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  12. katy says:

    A pat on the back Don for bringing up such a sensitive subject. Judging by the posts there is no öne size fits all”, but your reply to Nancy hits the nail
    firmly on the head for me. Grief is intensely personal and maybe in our
    fast paced world we don,t give folk the luxury of time to be sad and wear
    “a bla ck cloak of mourning” Life goes on is one of those trite phrases best left unsaid.

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    • Don says:

      Thank you Katy. Yes, I really like what you say. That little phrase ,”life goes on” is often said in the context of the fast paced world you’ve described. It’s a kind of “okay that’s enough” you’ve really got to get on with life now The context dictates not the person’s natural inner coping with grief. I’m not sure about this but I believe that in the Jewish community, when in a state of grief, you are given a year where nothing is expected of you and where you are expected to slowly work through your grief, and then re-engage earnestly with life again. I like that. Perhaps some Jewish friends can help us with that. Again, thanks for your comment, Katy.

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  13. lyn viljoen says:

    Don you know how our lives have had to go on. But the memories are bitter sweet. Mornei would have been 40 on Saturday. Sadly at our bowling club we have lost 15 since September last year, mostly of cancer. Somertimes feel it’s not a good place to hang out. Thanks for your thoughts, they meaningful to me.

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    • Don says:

      Lyn, I don’t know how you and Chris have done it. Losing one child is indescribable, but two goes beyond what we can cope with. Your courage in the way you have both dealt with it has been such an enormous inspiration to us all in this community. Thank you for dropping by and sharing. May I say that the memory of Mornei has burnt itself in to my heart and I remember him with deep fondness.

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  14. katy says:

    Don, I checked on “Coping with grief”on the Jewish website. I felt it was too rigid . How can you say to someone in the grip of intense grief – “You
    can mourn for a certain period of time then its business as normal” I always
    feel heart sick for folks, usually wives and moms who are left in dire straits
    financially and have to put their pain aside and “smile though your heart is breaking”. and go out into the workplace. It sounds dramatic but this is the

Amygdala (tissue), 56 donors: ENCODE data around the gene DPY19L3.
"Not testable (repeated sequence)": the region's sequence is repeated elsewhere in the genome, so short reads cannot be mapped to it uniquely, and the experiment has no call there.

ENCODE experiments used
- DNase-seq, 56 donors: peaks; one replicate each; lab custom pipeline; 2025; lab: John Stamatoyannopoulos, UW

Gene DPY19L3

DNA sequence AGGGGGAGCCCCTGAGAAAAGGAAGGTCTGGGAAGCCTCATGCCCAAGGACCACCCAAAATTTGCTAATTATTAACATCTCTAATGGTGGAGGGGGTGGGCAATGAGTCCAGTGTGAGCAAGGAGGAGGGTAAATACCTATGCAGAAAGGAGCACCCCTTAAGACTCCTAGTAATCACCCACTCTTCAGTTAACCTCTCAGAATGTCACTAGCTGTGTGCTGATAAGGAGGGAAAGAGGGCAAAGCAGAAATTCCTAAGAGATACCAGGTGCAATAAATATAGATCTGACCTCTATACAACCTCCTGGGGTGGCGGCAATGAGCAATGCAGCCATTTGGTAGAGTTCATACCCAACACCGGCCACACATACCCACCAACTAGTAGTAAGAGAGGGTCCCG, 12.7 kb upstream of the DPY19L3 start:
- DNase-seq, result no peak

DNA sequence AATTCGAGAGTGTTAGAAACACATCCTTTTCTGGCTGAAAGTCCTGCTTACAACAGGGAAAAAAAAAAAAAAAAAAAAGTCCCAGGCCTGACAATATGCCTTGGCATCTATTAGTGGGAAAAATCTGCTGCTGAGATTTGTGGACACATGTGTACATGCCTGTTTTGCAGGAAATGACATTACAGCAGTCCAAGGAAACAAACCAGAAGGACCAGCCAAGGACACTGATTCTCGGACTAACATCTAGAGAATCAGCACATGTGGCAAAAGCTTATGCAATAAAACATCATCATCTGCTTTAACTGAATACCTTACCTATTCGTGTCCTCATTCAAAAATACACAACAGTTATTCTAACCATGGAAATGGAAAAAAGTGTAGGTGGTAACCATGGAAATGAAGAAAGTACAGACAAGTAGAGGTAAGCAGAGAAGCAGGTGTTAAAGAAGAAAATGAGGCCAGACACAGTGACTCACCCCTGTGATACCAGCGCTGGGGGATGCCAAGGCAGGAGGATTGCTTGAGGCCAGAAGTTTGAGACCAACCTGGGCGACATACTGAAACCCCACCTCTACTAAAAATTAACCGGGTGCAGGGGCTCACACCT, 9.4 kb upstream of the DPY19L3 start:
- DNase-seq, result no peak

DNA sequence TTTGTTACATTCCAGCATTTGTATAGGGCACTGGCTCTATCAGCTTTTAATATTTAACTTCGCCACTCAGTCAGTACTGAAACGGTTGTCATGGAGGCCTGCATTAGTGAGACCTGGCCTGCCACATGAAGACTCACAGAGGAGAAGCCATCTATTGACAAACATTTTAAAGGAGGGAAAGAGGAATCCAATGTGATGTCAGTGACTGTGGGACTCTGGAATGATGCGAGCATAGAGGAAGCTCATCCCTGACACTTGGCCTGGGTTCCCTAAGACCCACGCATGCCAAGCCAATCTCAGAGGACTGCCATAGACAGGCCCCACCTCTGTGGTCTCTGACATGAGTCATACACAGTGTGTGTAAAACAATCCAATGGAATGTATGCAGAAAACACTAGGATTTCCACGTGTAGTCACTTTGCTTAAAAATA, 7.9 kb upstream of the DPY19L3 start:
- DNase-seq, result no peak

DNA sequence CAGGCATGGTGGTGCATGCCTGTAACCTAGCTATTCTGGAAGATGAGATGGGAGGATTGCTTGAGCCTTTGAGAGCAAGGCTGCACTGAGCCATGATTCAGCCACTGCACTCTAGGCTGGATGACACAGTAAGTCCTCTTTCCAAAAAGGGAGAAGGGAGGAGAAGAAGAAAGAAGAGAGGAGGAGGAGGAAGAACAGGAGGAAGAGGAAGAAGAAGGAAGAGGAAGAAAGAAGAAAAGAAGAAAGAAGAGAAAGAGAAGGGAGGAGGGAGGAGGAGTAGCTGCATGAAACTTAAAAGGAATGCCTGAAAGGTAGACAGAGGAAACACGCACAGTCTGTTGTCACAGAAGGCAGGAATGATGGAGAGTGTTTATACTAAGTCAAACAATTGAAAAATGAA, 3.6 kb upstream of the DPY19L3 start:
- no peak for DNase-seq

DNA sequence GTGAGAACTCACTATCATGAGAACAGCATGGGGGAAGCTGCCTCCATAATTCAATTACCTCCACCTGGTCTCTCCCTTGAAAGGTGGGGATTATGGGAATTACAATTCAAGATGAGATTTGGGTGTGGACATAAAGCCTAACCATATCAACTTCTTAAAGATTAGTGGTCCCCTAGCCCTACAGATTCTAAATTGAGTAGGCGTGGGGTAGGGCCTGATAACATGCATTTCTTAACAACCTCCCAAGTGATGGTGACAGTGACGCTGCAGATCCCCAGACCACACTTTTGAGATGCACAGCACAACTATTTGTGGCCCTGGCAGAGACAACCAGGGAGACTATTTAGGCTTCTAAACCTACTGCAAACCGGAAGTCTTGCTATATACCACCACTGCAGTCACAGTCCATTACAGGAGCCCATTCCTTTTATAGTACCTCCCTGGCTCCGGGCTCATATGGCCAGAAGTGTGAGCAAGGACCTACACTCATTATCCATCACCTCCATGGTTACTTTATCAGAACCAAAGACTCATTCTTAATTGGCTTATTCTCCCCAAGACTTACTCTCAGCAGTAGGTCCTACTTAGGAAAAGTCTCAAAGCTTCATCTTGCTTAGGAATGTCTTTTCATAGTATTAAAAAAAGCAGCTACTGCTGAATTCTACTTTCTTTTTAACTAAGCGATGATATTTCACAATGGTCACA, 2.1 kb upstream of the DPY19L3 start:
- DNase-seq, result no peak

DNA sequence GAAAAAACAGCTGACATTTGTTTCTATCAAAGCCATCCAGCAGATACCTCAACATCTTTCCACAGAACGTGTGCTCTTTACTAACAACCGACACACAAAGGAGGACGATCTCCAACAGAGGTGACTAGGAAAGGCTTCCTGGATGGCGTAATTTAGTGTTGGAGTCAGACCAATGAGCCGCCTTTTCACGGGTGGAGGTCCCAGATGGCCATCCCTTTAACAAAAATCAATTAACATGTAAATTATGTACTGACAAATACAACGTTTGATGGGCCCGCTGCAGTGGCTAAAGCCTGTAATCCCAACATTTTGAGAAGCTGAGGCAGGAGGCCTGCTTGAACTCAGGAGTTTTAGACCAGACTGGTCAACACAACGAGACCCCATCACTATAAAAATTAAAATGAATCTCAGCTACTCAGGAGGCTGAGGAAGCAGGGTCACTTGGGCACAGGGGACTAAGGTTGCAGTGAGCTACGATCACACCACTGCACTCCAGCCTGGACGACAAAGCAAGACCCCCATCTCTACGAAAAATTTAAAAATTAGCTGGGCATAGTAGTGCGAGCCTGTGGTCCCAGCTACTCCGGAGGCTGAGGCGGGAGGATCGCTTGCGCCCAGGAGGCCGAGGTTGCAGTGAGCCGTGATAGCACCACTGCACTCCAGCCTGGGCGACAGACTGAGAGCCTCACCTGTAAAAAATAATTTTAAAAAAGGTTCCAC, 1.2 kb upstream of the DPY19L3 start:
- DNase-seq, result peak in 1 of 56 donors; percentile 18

reality for many folk.

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    • Don says:

      That’s interesting Katy. Thanks for doing that. I must say that I quite like the concept. At least you are given a full year of space. But as you say, some just don’t get any chance.

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  15. Life does go on…… but what is life really? Is it our awareness of an individual’s moments or is it the orchestration of the moments of all folks around us?

    Shakti

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  16. ladyfi says:

    It’s easy to be glib… sometimes I think saying Life goes on is as much to comfort oneself perhaps?

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  17. Dina says:

    I’m so sorry for the loss of your friends.
    Big hug!
    Dina x

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  18. Shweta says:

    I so agree with your friend Shiela here. Life goes on but haltingly and very slowly. I lost my younger sister when I was in school and till date I see her in my dreams sometimes.I have grown up but I see her the same as she left us last. Life halts for my family for a moment when we talk about her, remember her.Then it moves on taking those small steps too.

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    • Don says:

      Shweta I can’t imagine how painful that experience must have been for you and your family and what you still all feel. Small steps and haltingly. I’m sure you know all about that. Thank you for sharing this experience in your life and may you and your family continue to find strength.

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  19. Pingback: Life and Death & Cyber Shadows | Spirit Lights The Way